He goes to Kindergarten in August. He’s thrilled. I’m excited to see him so excited. But I’ll miss my baby. I know that what I’ll get back will be awesome and amazing too. But the kid that I get back won’t be scared by a little gun fire. He won’t want to hold my hand in the movie theatre. The little kid I send to Kindergarten will come back a kid that says things like, “moooom you are like sooooo lame.”

And that’ll be my role, to be the lame mom to a little boy trying to grow up. It’s the cirle of life.

Ooh, maybe we can watch Lion King. Except the beginning. That shit’s scary.

#15

Elliot missed the cut-off for Kindergarten by one week in our school district. Our neighboring district he would make the cut-off. In the end, it’s better that he didn’t go to Kindergarten this year. One, I would have cried a big wide river every day. And two, he’ll do better down the road having the benefit of being a little more mature. If he had gone to Kindergarten this year I would have sent my seventeen-year old baby to college. No. It’s just not happening.

But that extra year? Gave me more time to kvetch. And kvetch I did. And read. And memorized. I knew all the due dates for all the applications for all the schools in my district. I knew which schools required an IQ test (with a real-life psychologist), which schools had full day Kindergarten, which schools charged for their Kindergarten. Rinse, repeat.

In December I submitted an application to a school whose focus is math and geography. Great for us, Elliot loves those subjects. The school tested well. Turnover is low. Great school on paper. And then I went to a parent’s information night. The principal stressed their rigor. And how rigorous the school is. And the rigorous homework. They cannot have morning recess for the Kindergartners because 15 minutes per day over the school year that adds up to 40 hours – and they cannot give up the week of academics.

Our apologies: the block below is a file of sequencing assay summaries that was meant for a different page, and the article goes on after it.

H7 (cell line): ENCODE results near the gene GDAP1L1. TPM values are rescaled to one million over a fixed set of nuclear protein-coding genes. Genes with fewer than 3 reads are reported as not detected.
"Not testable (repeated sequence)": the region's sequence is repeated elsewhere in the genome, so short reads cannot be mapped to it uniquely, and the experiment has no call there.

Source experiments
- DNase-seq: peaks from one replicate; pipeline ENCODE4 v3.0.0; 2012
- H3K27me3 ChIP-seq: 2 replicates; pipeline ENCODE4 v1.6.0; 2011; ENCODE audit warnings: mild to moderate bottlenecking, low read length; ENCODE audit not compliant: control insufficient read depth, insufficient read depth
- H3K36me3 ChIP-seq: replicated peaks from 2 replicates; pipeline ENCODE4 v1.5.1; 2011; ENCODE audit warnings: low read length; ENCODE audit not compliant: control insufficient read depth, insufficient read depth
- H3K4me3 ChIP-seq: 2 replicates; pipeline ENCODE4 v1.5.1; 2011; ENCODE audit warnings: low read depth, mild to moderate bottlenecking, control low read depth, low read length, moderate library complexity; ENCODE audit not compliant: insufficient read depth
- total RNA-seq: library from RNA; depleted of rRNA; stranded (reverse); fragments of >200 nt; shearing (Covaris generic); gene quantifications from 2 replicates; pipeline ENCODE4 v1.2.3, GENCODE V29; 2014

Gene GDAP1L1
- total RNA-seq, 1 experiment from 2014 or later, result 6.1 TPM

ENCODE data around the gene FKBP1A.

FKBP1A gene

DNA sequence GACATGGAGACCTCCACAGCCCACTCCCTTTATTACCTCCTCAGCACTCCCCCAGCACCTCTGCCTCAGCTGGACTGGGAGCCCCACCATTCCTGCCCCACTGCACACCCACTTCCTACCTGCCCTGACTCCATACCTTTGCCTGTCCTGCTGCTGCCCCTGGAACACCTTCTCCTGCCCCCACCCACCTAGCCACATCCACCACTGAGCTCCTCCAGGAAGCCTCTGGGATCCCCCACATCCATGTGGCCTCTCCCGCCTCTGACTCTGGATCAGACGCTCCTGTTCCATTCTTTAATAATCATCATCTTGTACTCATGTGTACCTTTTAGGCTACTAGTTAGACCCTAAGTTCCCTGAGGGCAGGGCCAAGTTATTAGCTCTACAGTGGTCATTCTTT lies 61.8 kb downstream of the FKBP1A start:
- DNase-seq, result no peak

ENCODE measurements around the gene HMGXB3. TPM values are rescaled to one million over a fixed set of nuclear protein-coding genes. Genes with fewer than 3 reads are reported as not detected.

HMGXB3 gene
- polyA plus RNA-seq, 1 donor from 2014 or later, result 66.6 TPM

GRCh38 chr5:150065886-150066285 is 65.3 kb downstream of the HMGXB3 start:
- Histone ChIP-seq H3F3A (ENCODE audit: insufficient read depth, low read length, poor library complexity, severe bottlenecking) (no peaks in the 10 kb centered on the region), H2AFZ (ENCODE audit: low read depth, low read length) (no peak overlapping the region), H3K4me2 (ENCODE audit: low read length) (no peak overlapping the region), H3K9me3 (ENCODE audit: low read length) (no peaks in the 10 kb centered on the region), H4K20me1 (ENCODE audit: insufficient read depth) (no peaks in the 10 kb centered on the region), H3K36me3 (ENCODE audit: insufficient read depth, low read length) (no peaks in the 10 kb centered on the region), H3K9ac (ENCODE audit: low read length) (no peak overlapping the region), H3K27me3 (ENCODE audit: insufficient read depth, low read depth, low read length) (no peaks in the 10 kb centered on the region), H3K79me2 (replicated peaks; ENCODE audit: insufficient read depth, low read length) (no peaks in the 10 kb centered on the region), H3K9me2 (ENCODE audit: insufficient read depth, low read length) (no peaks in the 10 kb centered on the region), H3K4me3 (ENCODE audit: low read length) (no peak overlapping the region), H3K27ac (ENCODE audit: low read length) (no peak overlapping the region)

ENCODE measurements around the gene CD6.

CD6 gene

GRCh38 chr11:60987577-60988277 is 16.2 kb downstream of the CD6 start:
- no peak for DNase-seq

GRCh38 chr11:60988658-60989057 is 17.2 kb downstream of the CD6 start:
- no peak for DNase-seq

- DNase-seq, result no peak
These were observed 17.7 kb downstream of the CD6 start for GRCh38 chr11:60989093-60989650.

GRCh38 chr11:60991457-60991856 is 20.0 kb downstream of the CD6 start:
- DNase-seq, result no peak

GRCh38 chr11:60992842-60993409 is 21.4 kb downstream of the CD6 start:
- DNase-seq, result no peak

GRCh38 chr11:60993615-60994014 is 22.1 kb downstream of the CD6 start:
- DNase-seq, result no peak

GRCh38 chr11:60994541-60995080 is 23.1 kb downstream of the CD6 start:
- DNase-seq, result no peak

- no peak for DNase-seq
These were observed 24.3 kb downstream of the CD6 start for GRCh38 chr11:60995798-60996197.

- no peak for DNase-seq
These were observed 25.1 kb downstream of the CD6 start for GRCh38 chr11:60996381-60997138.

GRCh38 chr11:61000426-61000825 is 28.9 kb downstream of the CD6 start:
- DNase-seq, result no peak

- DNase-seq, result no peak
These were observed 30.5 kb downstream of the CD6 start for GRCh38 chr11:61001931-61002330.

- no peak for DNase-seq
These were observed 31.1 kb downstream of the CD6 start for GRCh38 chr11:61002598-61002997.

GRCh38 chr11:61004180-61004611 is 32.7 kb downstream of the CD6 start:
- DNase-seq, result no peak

What?

No recess for little kids because you need that 15 minutes? Maybe you think that energy would be run out in PE but you’d be wrong. PE is only once every 3 school days. Oh, and Kindergarten homework is 20 minutes per night. Nightly. In the upper grades the equation is grade-level times 10 plus 20 … so 4th grade is an hour per night. Nightly.

Again, what?

We pulled Elliot out of the assessment for that school.

Our neighborhood school has full day Kindergarten, it’s not offered at every school. My neighbor told me she was at the school last year at 5:30am to sign up for the program (first come first served). I got there at 5:30am this year and was number 15 in line. FIFTEEN. Guy #1 got there at 3:30am. I got Elliot a seat in the full-day Kindergarten program. Phew.